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How to Make Duck à l’Orange

How to Make Duck à l’Orange

[Photographs: Vicky Wasik] Sometimes it helps to go back to the beginning. That’s what I did while developing my recipe for duck à l’orange. When I told my wife, Kate, that my testing process would put it on our dinner table—again, and again, and again—she […]

Duck à l’Orange Recipe | Serious Eats

Duck à l’Orange Recipe | Serious Eats

[Photographs: Vicky Wasik] Duck à l’orange is a classic French recipe featuring a whole roasted duck with crispy, crackling skin along with an aromatic sweet-sour sauce known as sauce bigarade. The original sauce bigarade is made with bitter oranges (sometimes called bigarade oranges, sour oranges, […]

Our Favorite Books to Give Food Lovers (2018)

Our Favorite Books to Give Food Lovers (2018)

[Photograph: Vicky Wasik]

Books make the best gifts. There are just so many of them, and no matter how obscure the interests of the giftee, there’s bound to be a volume out there that suits them perfectly. In this year alone, even in the somewhat limited sphere of “books about food,” there have been some stellar books published about topics as varied as fermentation, surviving the apocalypse, a refugee’s journey from Southeast Asia to Oakland, and the rarefied world of haute cuisine.

Here, then, are just a few of our favorite books to give as gifts. Not all of them are newly published, but all of them are a pleasure to page through and learn from.

The Food Lab

We’re pretty sure most Serious Eats readers have a copy of The Food Lab: Better Home Cooking Through Science by Kenji López-Alt, since it’s indispensable, which means you know how great a gift it will be for anyone who is interested in improving the quality of the food coming out of their kitchen.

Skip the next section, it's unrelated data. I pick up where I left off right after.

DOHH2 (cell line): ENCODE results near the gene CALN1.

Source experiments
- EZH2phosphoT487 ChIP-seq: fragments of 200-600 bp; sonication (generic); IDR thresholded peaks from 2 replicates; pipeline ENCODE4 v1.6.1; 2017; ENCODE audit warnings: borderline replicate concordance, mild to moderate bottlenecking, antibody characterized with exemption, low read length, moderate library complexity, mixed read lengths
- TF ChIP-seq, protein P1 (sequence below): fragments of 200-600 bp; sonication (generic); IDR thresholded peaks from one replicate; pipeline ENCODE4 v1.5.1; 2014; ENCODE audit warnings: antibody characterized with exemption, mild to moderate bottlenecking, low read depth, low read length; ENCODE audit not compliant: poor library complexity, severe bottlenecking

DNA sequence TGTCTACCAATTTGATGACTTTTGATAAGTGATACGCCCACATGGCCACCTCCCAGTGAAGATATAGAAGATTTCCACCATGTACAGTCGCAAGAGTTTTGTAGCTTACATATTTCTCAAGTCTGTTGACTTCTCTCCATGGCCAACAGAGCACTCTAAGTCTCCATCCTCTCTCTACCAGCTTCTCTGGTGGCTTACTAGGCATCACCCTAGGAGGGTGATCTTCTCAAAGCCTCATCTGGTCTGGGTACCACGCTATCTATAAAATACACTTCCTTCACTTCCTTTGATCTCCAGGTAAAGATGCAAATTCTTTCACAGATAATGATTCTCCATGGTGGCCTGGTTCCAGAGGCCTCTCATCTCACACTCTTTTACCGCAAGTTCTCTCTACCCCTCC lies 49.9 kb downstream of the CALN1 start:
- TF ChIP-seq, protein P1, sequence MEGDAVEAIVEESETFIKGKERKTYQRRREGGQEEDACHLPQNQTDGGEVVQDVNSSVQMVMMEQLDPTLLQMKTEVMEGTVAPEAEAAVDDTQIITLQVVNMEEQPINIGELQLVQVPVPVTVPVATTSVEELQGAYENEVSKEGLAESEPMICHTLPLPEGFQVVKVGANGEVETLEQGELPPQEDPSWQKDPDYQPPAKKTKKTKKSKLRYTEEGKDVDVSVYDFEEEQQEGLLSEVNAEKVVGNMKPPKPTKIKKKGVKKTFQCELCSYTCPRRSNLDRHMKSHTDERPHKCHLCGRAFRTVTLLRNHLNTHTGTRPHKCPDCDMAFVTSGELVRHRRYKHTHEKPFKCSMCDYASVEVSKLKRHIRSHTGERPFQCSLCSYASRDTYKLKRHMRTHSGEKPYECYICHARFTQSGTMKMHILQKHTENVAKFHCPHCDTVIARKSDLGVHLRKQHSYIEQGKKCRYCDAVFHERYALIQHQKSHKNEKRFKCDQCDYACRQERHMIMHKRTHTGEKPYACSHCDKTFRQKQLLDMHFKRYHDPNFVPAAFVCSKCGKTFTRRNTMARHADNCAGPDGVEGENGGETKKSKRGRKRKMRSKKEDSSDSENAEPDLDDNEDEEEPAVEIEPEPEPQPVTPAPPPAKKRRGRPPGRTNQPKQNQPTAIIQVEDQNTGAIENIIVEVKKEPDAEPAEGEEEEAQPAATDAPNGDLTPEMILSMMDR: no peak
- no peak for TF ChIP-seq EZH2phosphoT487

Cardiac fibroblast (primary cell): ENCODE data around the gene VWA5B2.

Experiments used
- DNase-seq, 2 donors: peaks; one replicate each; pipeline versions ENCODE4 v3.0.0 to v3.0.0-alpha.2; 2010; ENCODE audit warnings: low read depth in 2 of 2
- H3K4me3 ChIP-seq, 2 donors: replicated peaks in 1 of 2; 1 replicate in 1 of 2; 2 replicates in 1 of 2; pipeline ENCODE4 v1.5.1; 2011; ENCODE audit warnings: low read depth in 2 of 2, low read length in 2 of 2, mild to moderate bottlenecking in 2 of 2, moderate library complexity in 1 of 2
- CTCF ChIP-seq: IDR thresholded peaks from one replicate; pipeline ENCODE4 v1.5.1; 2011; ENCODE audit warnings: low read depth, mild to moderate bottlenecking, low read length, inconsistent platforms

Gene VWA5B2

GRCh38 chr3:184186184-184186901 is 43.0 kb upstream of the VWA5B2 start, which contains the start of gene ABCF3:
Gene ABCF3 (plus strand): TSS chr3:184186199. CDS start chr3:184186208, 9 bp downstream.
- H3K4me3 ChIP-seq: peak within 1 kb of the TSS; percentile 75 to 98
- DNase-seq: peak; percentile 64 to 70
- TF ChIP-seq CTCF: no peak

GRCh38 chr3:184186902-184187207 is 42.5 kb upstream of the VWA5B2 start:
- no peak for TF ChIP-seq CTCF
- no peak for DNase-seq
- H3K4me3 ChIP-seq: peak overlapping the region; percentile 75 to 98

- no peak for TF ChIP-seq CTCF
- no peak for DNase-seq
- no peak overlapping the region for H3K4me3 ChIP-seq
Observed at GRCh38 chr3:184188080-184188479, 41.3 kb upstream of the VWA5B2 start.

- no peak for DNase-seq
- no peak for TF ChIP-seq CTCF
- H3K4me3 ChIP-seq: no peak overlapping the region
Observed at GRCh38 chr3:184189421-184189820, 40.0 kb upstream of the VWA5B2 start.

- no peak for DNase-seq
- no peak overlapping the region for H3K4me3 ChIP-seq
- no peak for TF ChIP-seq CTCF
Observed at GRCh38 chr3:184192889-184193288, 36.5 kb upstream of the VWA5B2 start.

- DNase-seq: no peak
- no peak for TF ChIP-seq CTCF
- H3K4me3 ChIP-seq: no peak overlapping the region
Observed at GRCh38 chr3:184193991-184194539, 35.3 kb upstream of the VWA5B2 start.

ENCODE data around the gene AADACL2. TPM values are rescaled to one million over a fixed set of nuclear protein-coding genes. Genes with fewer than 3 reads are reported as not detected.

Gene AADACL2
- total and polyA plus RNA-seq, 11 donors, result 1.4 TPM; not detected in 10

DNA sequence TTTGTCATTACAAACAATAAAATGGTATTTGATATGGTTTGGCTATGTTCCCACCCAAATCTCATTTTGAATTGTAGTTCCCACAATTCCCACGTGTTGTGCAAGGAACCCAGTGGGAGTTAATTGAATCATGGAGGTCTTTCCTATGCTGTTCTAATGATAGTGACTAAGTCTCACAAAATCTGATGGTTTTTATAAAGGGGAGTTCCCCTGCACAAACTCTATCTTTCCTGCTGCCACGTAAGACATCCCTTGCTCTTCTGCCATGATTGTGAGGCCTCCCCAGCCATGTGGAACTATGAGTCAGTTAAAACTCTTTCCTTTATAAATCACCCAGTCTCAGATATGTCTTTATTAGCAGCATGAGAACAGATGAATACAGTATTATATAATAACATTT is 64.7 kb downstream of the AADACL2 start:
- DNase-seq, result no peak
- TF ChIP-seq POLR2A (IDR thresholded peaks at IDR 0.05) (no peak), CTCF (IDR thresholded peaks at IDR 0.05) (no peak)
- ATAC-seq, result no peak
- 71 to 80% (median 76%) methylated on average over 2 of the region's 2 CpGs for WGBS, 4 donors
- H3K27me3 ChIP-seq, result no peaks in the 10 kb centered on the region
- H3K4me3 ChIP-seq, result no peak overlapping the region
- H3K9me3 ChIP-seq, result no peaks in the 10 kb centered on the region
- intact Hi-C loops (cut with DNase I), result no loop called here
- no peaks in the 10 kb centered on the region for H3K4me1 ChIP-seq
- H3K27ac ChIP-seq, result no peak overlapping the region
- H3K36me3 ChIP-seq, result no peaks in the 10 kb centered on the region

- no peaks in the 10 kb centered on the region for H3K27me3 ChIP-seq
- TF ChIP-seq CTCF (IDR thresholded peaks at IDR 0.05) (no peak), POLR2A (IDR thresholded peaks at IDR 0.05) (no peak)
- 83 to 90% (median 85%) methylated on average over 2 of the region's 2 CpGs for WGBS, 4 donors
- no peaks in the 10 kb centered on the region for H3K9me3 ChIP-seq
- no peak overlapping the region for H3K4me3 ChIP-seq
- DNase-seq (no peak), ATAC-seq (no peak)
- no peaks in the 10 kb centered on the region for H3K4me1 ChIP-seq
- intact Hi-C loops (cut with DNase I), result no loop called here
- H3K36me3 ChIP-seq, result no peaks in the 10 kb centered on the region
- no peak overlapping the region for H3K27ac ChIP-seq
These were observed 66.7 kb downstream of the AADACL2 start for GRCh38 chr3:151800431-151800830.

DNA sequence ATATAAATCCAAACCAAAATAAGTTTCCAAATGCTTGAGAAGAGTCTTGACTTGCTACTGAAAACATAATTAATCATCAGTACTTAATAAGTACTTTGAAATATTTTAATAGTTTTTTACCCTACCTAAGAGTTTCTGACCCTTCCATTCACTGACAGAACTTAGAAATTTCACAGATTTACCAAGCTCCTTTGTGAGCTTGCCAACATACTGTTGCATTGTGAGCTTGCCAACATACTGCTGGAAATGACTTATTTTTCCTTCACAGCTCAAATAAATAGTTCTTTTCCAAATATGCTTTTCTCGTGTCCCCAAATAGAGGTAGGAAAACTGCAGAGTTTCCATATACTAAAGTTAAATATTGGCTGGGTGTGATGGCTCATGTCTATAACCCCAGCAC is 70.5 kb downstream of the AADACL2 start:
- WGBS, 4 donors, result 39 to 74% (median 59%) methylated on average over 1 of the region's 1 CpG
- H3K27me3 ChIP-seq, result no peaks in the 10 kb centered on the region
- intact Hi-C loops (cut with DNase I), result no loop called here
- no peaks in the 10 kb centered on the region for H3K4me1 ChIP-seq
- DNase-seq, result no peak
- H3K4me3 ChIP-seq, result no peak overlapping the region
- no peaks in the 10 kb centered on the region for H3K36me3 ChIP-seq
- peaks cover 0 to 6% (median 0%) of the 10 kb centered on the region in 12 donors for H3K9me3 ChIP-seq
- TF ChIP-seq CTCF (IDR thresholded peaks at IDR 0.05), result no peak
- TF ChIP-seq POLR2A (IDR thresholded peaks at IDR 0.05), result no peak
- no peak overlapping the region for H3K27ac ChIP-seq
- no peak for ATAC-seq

Stella Parks‘s BraveTart: Iconic American Desserts is a fantastic gift for anyone who has even a marginal interest in desserts. As with Kenji’s book, Stella’s contains a slew of recipes you won’t find on our site (including a foolproof and delicious buttermilk biscuit recipe), and offers an incredible amount of detail about the chemistry of baking. But what sets the book apart are the deep dives into the histories of different desserts, which are as entertaining and edifying as they are well-researched. (The one about Key lime pie caused a bit of a kerfuffle in Florida—sorry, Floridians, we’re with her on this one!)


Bangkok: Recipes and Stories from the Heart of Thailand by Serious Eats alum Leela Punyaratabandhu was one of our favorite books to come out last year, and we think it’s a great gift for anyone who loves cooking Thai food at home and wants to expand their culinary repertoire. It’s a steal for the noodle soups alone, but we particularly enjoy Punyaratabandhu’s seafood recipes, like the pan-fried salted king mackerel steak.

Hawker Fare